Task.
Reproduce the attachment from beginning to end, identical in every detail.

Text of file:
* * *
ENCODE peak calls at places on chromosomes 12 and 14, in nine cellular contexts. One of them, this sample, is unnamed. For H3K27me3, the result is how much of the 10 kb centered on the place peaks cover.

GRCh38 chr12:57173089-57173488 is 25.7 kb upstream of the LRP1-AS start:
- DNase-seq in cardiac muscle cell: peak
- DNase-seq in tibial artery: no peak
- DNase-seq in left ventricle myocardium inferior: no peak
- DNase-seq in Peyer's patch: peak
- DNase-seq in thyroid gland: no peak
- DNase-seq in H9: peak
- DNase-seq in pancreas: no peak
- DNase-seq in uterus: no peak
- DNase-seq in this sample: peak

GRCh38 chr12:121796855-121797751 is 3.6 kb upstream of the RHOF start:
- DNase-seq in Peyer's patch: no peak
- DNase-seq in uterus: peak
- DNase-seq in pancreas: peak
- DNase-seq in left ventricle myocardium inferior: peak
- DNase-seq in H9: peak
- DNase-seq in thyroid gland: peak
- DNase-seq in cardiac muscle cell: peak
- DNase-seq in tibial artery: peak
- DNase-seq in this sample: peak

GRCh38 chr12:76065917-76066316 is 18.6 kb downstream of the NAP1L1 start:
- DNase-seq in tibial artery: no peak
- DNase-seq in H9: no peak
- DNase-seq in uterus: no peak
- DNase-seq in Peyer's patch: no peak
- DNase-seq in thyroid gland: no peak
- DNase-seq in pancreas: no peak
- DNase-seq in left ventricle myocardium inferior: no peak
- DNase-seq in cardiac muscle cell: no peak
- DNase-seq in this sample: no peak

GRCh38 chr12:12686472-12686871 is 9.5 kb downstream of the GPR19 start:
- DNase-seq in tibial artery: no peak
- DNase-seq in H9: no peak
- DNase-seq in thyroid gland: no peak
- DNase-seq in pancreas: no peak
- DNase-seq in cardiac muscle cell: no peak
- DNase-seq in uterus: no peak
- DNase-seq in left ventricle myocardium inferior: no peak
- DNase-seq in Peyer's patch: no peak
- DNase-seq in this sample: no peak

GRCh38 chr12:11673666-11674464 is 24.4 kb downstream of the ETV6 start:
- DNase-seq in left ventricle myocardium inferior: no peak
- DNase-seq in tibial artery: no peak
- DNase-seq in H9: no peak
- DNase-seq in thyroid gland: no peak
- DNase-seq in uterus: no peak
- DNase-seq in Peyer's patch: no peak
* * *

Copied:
ENCODE peak calls at places on chromosomes 12 and 14, in nine cellular contexts. One of them, this sample, is unnamed. For H3K27me3, the result is how much of the 10 kb centered on the place peaks cover.

GRCh38 chr12:57173089-57173488 is 25.7 kb upstream of the LRP1-AS start:
- DNase-seq in cardiac muscle cell: peak
- DNase-seq in tibial artery: no peak
- DNase-seq in left ventricle myocardium inferior: no peak
- DNase-seq in Peyer's patch: peak
- DNase-seq in thyroid gland: no peak
- DNase-seq in H9: peak
- DNase-seq in pancreas: no peak
- DNase-seq in uterus: no peak
- DNase-seq in this sample: peak

GRCh38 chr12:121796855-121797751 is 3.6 kb upstream of the RHOF start:
- DNase-seq in Peyer's patch: no peak
- DNase-seq in uterus: peak
- DNase-seq in pancreas: peak
- DNase-seq in left ventricle myocardium inferior: peak
- DNase-seq in H9: peak
- DNase-seq in thyroid gland: peak
- DNase-seq in cardiac muscle cell: peak
- DNase-seq in tibial artery: peak
- DNase-seq in this sample: peak

GRCh38 chr12:76065917-76066316 is 18.6 kb downstream of the NAP1L1 start:
- DNase-seq in tibial artery: no peak
- DNase-seq in H9: no peak
- DNase-seq in uterus: no peak
- DNase-seq in Peyer's patch: no peak
- DNase-seq in thyroid gland: no peak
- DNase-seq in pancreas: no peak
- DNase-seq in left ventricle myocardium inferior: no peak
- DNase-seq in cardiac muscle cell: no peak
- DNase-seq in this sample: no peak

GRCh38 chr12:12686472-12686871 is 9.5 kb downstream of the GPR19 start:
- DNase-seq in tibial artery: no peak
- DNase-seq in H9: no peak
- DNase-seq in thyroid gland: no peak
- DNase-seq in pancreas: no peak
- DNase-seq in cardiac muscle cell: no peak
- DNase-seq in uterus: no peak
- DNase-seq in left ventricle myocardium inferior: no peak
- DNase-seq in Peyer's patch: no peak
- DNase-seq in this sample: no peak

GRCh38 chr12:11673666-11674464 is 24.4 kb downstream of the ETV6 start:
- DNase-seq in left ventricle myocardium inferior: no peak
- DNase-seq in tibial artery: no peak
- DNase-seq in H9: no peak
- DNase-seq in thyroid gland: no peak
- DNase-seq in uterus: no peak
- DNase-seq in Peyer's patch: no peak